Fast Five Quiz: How Much Do You Know About Appendicitis?

Jaime Shalkow, MD

Disclosures

December 09, 2016

The classic history of anorexia and periumbilical pain followed by nausea, RLQ pain, and vomiting occurs in only 50% of cases. Nausea is present in 61%-92% of patients; anorexia is present in 74%-78% of patients. Neither finding differs statistically from findings in patients who present to the emergency department with other etiologies of abdominal pain.

In addition, when vomiting occurs, it nearly always follows the onset of pain. Vomiting that precedes pain is suggestive of intestinal obstruction, and the diagnosis of appendicitis should be reconsidered. Diarrhea or constipation is noted in as many as 18% of patients and should not be used to rule out appendicitis.

The most common symptom of appendicitis is abdominal pain. Typically, symptoms begin as periumbilical or epigastric pain migrating to the RLQ of the abdomen. This pain migration is the most discriminating feature of the patient's history, with a sensitivity and specificity of approximately 80%, a positive likelihood ratio of 3.18, and a negative likelihood ratio of 0.5.

The pain migration is explained by the fact that the visceral peritoneum is innervated by thin, low-myelin nerve fibers, which conduct stimuli slowly (0.3 m/sec), thus rendering the brain incapable of accurately localizing the pain. When the appendix is inflamed, the brain is able to know only that such stimuli come from somewhere in the midgut, and the pain is felt around the umbilicus. As disease progresses and the full thickness of the appendix gets inflamed, the parietal peritoneum is affected. The latter is innervated by thick, myelin-rich fibers, which conduct stimuli very fast (120 m/sec). Thus, the brain is able to specifically pinpoint the anatomical origin of the pain in the RLQ.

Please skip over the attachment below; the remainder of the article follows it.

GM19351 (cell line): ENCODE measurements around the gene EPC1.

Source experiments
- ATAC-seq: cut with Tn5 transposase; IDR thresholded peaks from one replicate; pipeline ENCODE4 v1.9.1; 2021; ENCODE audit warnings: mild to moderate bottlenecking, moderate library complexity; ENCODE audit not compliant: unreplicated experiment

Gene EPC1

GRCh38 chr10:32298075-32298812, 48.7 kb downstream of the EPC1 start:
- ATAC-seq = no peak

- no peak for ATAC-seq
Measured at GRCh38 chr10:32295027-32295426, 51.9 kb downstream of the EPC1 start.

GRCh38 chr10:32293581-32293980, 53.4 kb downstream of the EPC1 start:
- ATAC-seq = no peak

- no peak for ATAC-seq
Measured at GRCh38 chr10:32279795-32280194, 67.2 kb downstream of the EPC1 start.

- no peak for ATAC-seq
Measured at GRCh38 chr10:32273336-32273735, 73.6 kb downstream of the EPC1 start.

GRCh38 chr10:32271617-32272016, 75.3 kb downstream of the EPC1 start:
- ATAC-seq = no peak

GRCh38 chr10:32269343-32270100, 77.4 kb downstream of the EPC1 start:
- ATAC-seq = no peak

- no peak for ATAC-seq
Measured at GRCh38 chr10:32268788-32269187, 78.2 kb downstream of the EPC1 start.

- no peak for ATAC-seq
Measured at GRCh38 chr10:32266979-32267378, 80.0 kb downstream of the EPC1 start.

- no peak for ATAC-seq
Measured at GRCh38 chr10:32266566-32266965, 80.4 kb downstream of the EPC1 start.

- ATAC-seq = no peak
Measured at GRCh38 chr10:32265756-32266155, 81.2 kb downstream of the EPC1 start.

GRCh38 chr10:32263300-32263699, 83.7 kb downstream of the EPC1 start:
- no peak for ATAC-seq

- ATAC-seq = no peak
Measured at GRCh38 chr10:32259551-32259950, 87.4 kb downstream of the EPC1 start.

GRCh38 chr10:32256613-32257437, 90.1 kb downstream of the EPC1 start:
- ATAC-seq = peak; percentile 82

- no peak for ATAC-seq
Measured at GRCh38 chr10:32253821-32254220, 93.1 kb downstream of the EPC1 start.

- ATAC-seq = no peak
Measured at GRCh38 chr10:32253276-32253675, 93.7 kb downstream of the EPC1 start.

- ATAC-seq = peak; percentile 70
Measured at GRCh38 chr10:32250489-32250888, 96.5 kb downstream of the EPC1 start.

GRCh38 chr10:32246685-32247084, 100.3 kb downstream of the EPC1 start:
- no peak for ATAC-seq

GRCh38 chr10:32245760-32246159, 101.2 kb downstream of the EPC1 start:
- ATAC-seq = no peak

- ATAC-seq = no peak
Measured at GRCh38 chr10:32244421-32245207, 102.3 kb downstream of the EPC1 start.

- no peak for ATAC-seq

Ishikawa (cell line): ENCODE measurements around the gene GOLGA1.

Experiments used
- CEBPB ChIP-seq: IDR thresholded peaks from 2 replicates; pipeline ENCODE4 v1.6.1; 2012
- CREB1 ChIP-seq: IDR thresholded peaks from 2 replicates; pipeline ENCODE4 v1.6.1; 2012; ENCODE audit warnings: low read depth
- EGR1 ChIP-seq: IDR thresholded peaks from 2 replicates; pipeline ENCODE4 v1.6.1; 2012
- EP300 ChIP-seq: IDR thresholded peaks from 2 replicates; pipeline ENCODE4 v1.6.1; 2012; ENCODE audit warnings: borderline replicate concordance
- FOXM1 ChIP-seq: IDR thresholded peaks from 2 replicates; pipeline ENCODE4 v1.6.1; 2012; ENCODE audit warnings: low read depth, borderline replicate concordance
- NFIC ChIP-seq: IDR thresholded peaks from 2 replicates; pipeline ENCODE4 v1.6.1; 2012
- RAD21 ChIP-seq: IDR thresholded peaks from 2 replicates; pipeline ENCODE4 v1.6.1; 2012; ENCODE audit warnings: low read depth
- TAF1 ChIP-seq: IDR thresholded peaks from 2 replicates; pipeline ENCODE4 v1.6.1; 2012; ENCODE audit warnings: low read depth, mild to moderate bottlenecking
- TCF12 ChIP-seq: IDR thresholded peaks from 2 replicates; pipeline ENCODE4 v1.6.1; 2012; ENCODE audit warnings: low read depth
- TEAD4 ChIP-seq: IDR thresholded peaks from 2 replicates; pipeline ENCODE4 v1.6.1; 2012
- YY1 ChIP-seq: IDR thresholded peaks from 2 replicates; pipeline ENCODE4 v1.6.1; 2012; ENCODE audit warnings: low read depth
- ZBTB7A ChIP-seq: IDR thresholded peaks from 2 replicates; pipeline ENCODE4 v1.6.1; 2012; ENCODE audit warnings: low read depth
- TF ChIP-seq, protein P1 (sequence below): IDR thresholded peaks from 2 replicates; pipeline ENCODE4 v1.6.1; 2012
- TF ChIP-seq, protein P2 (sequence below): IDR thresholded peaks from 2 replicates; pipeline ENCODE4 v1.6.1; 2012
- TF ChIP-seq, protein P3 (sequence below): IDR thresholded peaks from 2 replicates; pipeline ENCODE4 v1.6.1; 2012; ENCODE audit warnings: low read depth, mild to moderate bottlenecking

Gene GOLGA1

Patients usually lie down, flex their hips, and draw their knees up to reduce movement and to avoid worsening their pain. Later, the patient describes a worsening progressive pain, along with vomiting, nausea, and anorexia. Usually, fever is not present at this stage.

For more on the presentation of appendicitis, read here.

Comments

3090D553-9492-4563-8681-AD288FA52ACE
Comments on Medscape are moderated and should be professional in tone and on topic. You must declare any conflicts of interest related to your comments and responses. Please see our Commenting Guide for further information. We reserve the right to remove posts at our sole discretion.
Post as:

processing....